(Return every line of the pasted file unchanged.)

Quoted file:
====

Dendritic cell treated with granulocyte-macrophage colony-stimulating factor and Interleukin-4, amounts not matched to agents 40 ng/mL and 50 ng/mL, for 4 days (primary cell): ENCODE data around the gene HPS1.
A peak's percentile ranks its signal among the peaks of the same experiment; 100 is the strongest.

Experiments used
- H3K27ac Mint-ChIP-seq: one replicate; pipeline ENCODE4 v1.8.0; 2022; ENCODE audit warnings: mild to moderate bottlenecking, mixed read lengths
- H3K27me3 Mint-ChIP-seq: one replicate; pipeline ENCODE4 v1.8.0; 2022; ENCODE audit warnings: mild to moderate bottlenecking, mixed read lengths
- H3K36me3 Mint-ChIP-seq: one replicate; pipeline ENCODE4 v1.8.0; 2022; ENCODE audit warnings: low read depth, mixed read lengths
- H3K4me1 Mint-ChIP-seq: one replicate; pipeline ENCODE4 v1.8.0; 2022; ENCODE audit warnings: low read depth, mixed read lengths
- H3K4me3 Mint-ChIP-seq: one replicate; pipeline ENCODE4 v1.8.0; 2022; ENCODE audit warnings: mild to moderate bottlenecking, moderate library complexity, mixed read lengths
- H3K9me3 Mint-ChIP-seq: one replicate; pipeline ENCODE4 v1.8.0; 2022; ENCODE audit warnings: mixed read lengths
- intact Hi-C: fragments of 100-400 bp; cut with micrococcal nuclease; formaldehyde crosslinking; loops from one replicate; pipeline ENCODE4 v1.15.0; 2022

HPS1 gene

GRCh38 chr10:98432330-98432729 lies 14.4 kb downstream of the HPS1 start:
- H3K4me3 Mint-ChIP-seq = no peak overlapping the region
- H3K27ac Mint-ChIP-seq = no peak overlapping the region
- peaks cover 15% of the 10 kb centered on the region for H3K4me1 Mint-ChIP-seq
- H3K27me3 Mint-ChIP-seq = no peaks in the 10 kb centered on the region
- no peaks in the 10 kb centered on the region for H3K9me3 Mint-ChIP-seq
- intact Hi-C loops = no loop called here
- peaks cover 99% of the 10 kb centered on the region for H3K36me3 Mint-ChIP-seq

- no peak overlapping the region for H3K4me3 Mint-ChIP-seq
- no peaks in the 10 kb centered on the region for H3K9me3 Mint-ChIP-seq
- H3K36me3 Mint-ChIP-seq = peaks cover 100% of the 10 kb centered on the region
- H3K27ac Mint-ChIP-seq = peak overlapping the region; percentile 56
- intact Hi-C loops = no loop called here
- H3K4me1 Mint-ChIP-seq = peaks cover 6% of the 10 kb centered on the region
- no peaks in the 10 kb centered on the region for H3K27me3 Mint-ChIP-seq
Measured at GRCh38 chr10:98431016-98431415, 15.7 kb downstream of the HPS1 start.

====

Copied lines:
Dendritic cell treated with granulocyte-macrophage colony-stimulating factor and Interleukin-4, amounts not matched to agents 40 ng/mL and 50 ng/mL, for 4 days (primary cell): ENCODE data around the gene HPS1.
A peak's percentile ranks its signal among the peaks of the same experiment; 100 is the strongest.

Experiments used
- H3K27ac Mint-ChIP-seq: one replicate; pipeline ENCODE4 v1.8.0; 2022; ENCODE audit warnings: mild to moderate bottlenecking, mixed read lengths
- H3K27me3 Mint-ChIP-seq: one replicate; pipeline ENCODE4 v1.8.0; 2022; ENCODE audit warnings: mild to moderate bottlenecking, mixed read lengths
- H3K36me3 Mint-ChIP-seq: one replicate; pipeline ENCODE4 v1.8.0; 2022; ENCODE audit warnings: low read depth, mixed read lengths
- H3K4me1 Mint-ChIP-seq: one replicate; pipeline ENCODE4 v1.8.0; 2022; ENCODE audit warnings: low read depth, mixed read lengths
- H3K4me3 Mint-ChIP-seq: one replicate; pipeline ENCODE4 v1.8.0; 2022; ENCODE audit warnings: mild to moderate bottlenecking, moderate library complexity, mixed read lengths
- H3K9me3 Mint-ChIP-seq: one replicate; pipeline ENCODE4 v1.8.0; 2022; ENCODE audit warnings: mixed read lengths
- intact Hi-C: fragments of 100-400 bp; cut with micrococcal nuclease; formaldehyde crosslinking; loops from one replicate; pipeline ENCODE4 v1.15.0; 2022

HPS1 gene

GRCh38 chr10:98432330-98432729 lies 14.4 kb downstream of the HPS1 start:
- H3K4me3 Mint-ChIP-seq = no peak overlapping the region
- H3K27ac Mint-ChIP-seq = no peak overlapping the region
- peaks cover 15% of the 10 kb centered on the region for H3K4me1 Mint-ChIP-seq
- H3K27me3 Mint-ChIP-seq = no peaks in the 10 kb centered on the region
- no peaks in the 10 kb centered on the region for H3K9me3 Mint-ChIP-seq
- intact Hi-C loops = no loop called here
- peaks cover 99% of the 10 kb centered on the region for H3K36me3 Mint-ChIP-seq

- no peak overlapping the region for H3K4me3 Mint-ChIP-seq
- no peaks in the 10 kb centered on the region for H3K9me3 Mint-ChIP-seq
- H3K36me3 Mint-ChIP-seq = peaks cover 100% of the 10 kb centered on the region
- H3K27ac Mint-ChIP-seq = peak overlapping the region; percentile 56
- intact Hi-C loops = no loop called here
- H3K4me1 Mint-ChIP-seq = peaks cover 6% of the 10 kb centered on the region
- no peaks in the 10 kb centered on the region for H3K27me3 Mint-ChIP-seq
Measured at GRCh38 chr10:98431016-98431415, 15.7 kb downstream of the HPS1 start.